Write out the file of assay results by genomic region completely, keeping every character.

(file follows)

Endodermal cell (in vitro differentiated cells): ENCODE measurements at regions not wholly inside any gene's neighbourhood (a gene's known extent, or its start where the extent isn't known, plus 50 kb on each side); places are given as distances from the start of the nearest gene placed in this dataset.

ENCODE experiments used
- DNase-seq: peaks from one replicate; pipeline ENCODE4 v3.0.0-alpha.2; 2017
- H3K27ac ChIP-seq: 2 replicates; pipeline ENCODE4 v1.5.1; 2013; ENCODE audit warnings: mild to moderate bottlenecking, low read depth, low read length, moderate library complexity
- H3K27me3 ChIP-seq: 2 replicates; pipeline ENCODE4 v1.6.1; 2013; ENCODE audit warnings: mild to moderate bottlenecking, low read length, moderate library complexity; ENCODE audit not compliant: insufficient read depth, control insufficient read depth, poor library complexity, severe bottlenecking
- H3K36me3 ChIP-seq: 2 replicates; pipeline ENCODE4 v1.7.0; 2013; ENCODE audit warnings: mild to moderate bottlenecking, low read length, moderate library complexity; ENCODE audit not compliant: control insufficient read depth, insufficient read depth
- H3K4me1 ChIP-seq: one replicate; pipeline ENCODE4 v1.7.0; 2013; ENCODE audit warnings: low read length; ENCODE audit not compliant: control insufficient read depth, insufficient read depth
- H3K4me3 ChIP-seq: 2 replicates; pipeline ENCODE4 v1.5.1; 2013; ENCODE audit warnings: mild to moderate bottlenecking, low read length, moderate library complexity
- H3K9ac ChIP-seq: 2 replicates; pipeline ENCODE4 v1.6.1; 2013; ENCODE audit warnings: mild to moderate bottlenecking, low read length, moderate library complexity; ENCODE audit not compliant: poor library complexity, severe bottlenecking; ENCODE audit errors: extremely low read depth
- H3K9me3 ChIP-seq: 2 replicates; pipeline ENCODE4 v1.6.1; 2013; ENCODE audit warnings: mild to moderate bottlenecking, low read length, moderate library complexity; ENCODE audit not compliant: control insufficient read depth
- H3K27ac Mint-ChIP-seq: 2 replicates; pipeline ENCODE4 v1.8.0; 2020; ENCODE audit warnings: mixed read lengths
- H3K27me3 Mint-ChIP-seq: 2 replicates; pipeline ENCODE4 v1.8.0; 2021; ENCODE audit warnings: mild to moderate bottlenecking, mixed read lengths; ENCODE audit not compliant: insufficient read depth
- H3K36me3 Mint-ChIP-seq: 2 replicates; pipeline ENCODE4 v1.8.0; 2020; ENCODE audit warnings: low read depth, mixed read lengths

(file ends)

Endodermal cell (in vitro differentiated cells): ENCODE measurements at regions not wholly inside any gene's neighbourhood (a gene's known extent, or its start where the extent isn't known, plus 50 kb on each side); places are given as distances from the start of the nearest gene placed in this dataset.

ENCODE experiments used
- DNase-seq: peaks from one replicate; pipeline ENCODE4 v3.0.0-alpha.2; 2017
- H3K27ac ChIP-seq: 2 replicates; pipeline ENCODE4 v1.5.1; 2013; ENCODE audit warnings: mild to moderate bottlenecking, low read depth, low read length, moderate library complexity
- H3K27me3 ChIP-seq: 2 replicates; pipeline ENCODE4 v1.6.1; 2013; ENCODE audit warnings: mild to moderate bottlenecking, low read length, moderate library complexity; ENCODE audit not compliant: insufficient read depth, control insufficient read depth, poor library complexity, severe bottlenecking
- H3K36me3 ChIP-seq: 2 replicates; pipeline ENCODE4 v1.7.0; 2013; ENCODE audit warnings: mild to moderate bottlenecking, low read length, moderate library complexity; ENCODE audit not compliant: control insufficient read depth, insufficient read depth
- H3K4me1 ChIP-seq: one replicate; pipeline ENCODE4 v1.7.0; 2013; ENCODE audit warnings: low read length; ENCODE audit not compliant: control insufficient read depth, insufficient read depth
- H3K4me3 ChIP-seq: 2 replicates; pipeline ENCODE4 v1.5.1; 2013; ENCODE audit warnings: mild to moderate bottlenecking, low read length, moderate library complexity
- H3K9ac ChIP-seq: 2 replicates; pipeline ENCODE4 v1.6.1; 2013; ENCODE audit warnings: mild to moderate bottlenecking, low read length, moderate library complexity; ENCODE audit not compliant: poor library complexity, severe bottlenecking; ENCODE audit errors: extremely low read depth
- H3K9me3 ChIP-seq: 2 replicates; pipeline ENCODE4 v1.6.1; 2013; ENCODE audit warnings: mild to moderate bottlenecking, low read length, moderate library complexity; ENCODE audit not compliant: control insufficient read depth
- H3K27ac Mint-ChIP-seq: 2 replicates; pipeline ENCODE4 v1.8.0; 2020; ENCODE audit warnings: mixed read lengths
- H3K27me3 Mint-ChIP-seq: 2 replicates; pipeline ENCODE4 v1.8.0; 2021; ENCODE audit warnings: mild to moderate bottlenecking, mixed read lengths; ENCODE audit not compliant: insufficient read depth
- H3K36me3 Mint-ChIP-seq: 2 replicates; pipeline ENCODE4 v1.8.0; 2020; ENCODE audit warnings: low read depth, mixed read lengths